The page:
Philly, You’re No Houston


Why is Houston doing so well? In an interesting Wall Street Journal piece earlier this week, two urban planning experts say that Houston’s “pro-growth policies have produced an urban powerhouse — and a blueprint for metropolitan revival.” The writers say:

[T]he city’s low cost of living and high rate of job growth have made Houston and its surrounding metro region attractive to young families. According to Pitney Bowes, Houston will enjoy the highest growth in new households of any major city between 2014 and 2017. A recent U.S. Council of Mayors study predicted that the American urban order will become increasingly Texan, with Houston and Dallas-Fort Worth both growing larger than Chicago by 2050.

But really? Is Houston that good? Better than Philly? For the most part, no. But for one big part: yes.

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City Council Study of PGW Sale to Cost Nearly $100K More Than Expected

Photo | Jeff Fusco

Photo | Jeff Fusco

On the eve of a deadline that would allow Connecticut-based UIL Holdingsto back out of an agreement to purchase PGW for $1.86 billion, the Inquirer reports that the studies commissioned by City Council to evaluate the deal will end up costing $522,750. That’s nearly $100,000 more than the $425,000 Council had previously announced it was going to be paying Concentric Energy Advisors. The reason? Council modified its original RFP:

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Is Michael Nutter Too Honest?

Philadelphia Schools

Over at Politico as part of the magazine’s “What Works” series on innovative ideas and urban reinvention, WHYY’s Holly Otterbein takes a look back at the Michael Nutter-mania that swept Philadelphia back in 2007 and wonders, as we prepare to select our next mayor, if it’s possible for a Philadelphia government to be “honest and effective”:
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A Hollow Victory for Philly Schools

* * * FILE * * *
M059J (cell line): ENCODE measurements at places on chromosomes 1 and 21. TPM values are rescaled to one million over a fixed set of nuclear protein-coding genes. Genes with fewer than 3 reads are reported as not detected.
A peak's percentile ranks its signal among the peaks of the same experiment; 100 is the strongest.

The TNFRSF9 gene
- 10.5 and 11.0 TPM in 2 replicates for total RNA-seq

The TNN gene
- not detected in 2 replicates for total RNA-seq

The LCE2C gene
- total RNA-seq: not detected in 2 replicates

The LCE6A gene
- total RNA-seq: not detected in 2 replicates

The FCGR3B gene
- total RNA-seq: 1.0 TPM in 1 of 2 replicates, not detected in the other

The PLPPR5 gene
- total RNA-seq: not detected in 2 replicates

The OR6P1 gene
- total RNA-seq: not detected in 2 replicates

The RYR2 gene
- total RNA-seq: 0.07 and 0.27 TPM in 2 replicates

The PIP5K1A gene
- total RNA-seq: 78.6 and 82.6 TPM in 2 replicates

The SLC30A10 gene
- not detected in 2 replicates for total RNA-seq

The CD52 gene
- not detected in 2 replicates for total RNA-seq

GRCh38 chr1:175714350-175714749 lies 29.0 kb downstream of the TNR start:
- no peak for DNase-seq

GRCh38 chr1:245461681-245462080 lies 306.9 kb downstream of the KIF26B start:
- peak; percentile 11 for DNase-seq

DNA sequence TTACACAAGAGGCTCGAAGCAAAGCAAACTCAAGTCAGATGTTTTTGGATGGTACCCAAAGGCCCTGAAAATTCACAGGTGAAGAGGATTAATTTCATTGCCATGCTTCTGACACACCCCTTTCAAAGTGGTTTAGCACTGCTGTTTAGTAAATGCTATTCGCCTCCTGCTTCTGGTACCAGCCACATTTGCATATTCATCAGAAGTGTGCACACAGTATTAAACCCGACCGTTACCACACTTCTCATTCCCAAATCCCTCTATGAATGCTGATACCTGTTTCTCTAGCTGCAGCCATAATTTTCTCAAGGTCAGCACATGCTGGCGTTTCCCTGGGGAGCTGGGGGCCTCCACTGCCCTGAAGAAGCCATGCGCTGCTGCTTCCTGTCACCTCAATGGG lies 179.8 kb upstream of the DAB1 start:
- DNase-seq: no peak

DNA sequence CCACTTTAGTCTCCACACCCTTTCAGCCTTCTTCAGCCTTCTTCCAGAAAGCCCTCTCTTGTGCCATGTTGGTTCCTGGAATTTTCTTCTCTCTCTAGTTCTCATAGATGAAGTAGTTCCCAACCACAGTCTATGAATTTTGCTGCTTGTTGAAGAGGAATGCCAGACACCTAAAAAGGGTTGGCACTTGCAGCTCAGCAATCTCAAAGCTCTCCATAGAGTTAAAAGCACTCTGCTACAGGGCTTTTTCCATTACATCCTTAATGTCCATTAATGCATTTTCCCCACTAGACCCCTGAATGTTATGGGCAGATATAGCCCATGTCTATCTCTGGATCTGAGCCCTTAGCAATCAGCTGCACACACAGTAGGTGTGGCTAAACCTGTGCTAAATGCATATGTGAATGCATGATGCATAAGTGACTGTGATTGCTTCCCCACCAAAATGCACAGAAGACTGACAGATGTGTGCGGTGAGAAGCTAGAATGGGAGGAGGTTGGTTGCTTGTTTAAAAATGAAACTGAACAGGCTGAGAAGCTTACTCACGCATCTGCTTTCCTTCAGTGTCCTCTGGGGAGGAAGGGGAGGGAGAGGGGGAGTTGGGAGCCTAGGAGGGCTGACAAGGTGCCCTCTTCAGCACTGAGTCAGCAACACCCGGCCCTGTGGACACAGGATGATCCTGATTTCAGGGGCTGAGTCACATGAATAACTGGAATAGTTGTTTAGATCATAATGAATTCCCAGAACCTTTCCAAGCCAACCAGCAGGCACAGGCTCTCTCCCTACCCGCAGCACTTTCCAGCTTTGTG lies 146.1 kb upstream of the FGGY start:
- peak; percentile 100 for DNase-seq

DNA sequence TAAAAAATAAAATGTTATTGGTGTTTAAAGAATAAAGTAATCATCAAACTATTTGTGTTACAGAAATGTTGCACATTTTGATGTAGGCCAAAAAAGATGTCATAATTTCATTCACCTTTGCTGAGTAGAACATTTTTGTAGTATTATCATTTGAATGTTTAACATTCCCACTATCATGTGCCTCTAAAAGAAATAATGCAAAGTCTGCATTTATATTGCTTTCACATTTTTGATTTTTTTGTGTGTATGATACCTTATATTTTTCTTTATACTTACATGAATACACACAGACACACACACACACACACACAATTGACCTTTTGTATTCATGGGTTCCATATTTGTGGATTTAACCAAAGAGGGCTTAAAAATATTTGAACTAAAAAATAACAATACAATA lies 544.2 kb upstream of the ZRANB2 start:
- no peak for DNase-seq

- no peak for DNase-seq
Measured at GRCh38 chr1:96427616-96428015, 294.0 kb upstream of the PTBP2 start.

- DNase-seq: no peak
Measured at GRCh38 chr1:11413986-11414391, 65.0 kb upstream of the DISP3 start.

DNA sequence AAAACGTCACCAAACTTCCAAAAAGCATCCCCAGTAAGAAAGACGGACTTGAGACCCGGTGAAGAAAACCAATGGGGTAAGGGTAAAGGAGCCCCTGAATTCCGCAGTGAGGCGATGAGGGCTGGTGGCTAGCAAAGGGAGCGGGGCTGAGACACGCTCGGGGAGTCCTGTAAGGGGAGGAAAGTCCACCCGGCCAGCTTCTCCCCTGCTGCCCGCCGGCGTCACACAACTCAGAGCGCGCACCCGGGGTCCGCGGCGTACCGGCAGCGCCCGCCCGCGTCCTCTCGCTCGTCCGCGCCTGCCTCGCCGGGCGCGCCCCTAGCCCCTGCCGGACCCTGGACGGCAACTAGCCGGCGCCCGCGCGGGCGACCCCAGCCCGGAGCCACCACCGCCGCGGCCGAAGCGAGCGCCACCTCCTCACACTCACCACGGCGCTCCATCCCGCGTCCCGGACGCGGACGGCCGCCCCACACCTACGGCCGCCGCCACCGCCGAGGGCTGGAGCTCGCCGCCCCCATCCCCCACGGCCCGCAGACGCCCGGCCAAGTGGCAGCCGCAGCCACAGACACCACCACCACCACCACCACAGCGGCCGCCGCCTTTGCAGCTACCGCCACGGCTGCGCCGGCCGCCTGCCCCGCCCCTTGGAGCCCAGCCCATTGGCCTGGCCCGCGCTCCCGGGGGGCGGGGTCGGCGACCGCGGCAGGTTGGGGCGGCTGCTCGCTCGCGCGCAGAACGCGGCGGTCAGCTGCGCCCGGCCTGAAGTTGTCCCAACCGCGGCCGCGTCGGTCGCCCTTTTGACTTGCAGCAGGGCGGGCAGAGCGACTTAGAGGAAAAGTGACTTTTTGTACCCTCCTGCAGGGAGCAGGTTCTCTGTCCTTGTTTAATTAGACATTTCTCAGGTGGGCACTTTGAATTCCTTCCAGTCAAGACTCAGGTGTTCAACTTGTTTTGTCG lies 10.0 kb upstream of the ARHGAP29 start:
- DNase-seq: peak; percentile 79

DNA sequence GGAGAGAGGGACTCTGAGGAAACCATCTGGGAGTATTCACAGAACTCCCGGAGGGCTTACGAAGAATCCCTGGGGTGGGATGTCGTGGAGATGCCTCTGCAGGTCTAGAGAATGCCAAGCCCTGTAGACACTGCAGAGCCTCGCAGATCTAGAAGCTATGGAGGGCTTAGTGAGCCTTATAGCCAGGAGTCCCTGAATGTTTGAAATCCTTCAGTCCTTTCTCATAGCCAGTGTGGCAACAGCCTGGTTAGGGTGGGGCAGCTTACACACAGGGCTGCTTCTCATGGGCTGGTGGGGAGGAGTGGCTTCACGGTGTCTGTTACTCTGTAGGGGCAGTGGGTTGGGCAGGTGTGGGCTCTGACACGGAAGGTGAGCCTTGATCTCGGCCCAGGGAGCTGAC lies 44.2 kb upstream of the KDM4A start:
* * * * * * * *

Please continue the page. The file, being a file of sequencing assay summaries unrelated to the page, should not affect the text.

Dave Davies nailed it, as he so often does, when he described last week’s surprise deal enabling Philadelphia to tax cigarettes and send the proceeds to the schools as simultaneously “awful” and a “stunning, come-from-behind legislative win.”

The $2-a-pack cigarette tax looked dead right up until Wednesday night, when a surprise amendment offered by State Rep. John Taylor-the lone Republican in Philadelphia’s 34-strong delegation to Harrisburg-won enough support for the initiative to enable it to pass the tax-averse House. 119-90

Considering the alternative, there’s little doubt that this was a win for the city (and a reminder that a 100-percent Democratic delegation is clearly not in the city’s best interest). Parents, students and educators owe Taylor, the rest of the delegation, Mayor Nutter and Council President Clarke (all of whom lobbied hard for this) their gratitude.

But let’s look at what was won.

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Kenyatta Johnson Consultant Asks Staphmeal Blogger to Start Anonymous Anti-Ori Feibush Site

Joshua Scott Albert (left); Micah Mahjoubian

Joshua Scott Albert (left); Micah Mahjoubian

Micah Mahjoubian is one of the most connected players in Philadelphia politics. He had a high-ranking job in John Street’s administration for eight years. He was senior adviser for Johnny Doc’s ill-fated run for State Senate. He was recently elected to be a member of the Democratic State Committee in the 1st Senatorial District, an office he holds today. And he is on the board of the Liberty City LGBT Democratic Club. So what’s Mahjoubian doing consorting with ex-convict Joshua Scott Albert, the notorious creator of the blog Staphmeal, who is still on probation after spending 8 months in jail? Read more »

Did Councilman Nutter Ask for Ticket to Be Fixed?

Mayor Nutter doesn’t always get props, but one thing that still brings him praise — and helped him win office in the first place — is voters’ sense that the man is ethically upright.

So, will Tuesday testimony that he once — as a councilman — tried to get a ticket “fixed” at Traffic Court end up damaging his reputation?

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Philly’s Ex-Chief Data Officer: I Quit After Clash with Revenue Commissioner

mark-headd-400Mark Headd, Philadelphia’s first Chief Data Officer from the fall of 2012 to April 2013, has finally explained why he left the position. It happened after a squabble with the city’s Revenue Department commissioner after Headd’s team built a real-time dataset of property tax balances.

Though the city built an API that would allow sharing of real-time data with other city agencies, Revenue Department commissioner Clarena Tolson wouldn’t allow the data to be released. Headd says the city has issued permits to tax delinquents who owe millions.

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